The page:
About GDELT: The Global Database of Events, Language, and Tone
- What is GDELT?
- How to cite GDELT
- What are the data sources used in GDELT?
- Who made GDELT?
What is GDELT?
The Global Database of Events, Language, and Tone (GDELT) is an initiative to construct a catalog of human societal-scale behavior and beliefs across all countries of the world over the last two centuries down to the city level globally, to make all of this data freely available for open research, and to provide daily updates to create the first "realtime social sciences earth observatory." Nearly a quarter-billion georeferenced events capture global behavior in more than 300 categories covering 1979 to present with daily updates.
GDELT is designed to help support new theories and descriptive understandings of the behaviors and driving forces of global-scale social systems from the micro-level of the individual through the macro-level of the entire planet by offering realtime synthesis of global societal-scale behavior into a rich quantitative database allowing realtime monitoring and analytical exploration of those trends.
GDELT's evolving ability to capture ethnic, religious, and other social and cultural group relationships will offer profoundly new insights into the interplay of those groups over time, offering a rich new platform for understanding patterns of social evolution, while the data's realtime nature will expand current understanding of social systems beyond static snapshots towards theories that incorporate the nonlinear behavior and feedback effects that define human interaction and greatly enrich fragility indexes, early warning systems, and forecasting efforts.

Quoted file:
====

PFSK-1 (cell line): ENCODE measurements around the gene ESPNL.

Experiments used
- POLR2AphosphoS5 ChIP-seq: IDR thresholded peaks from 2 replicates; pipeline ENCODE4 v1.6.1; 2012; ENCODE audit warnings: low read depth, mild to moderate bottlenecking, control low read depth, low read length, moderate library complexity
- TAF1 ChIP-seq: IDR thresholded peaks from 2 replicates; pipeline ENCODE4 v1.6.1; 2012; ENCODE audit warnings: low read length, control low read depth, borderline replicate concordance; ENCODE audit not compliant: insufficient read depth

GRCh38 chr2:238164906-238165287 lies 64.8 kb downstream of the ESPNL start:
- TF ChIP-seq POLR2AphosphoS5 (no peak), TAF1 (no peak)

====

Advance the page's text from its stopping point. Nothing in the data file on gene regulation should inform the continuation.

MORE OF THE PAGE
GDELT's goal is to help uncover previously-obscured spatial, temporal, and perceptual evolutionary trends through new forms of analysis of the vast textual repositories that capture global societal activity, from news and social media archives to knowledge repositories.
- Covers all countries globally
- Covers a quarter-century: 1979 to present
- Daily updates every day, 365 days a year
- Based on cross-section of all major international, national, regional, local, and hyper-local news sources, both print and broadcast, from nearly every corner of the globe, in both English and vernacular
- 58 fields capture all available detail about event and actors
- Ten fields capture significant detail about each actor, including role and type
- All records georeferenced to the city or landmark as recorded in the article
- Sophisticated geographic pipeline disambiguates and affiliates geography with actors
- Separate geographic information for location of event and for both actors, including GNS and GNIS identifiers
- All records include ethnic and religious affiliation of both actors as provided in the text
- Even captures ambiguous events in conflict zones ("unidentified gunmen stormed the mosque and killed 20 civilians")
- Specialized filtering and linguistic rewriting filters considerably enhance TABARI's accuracy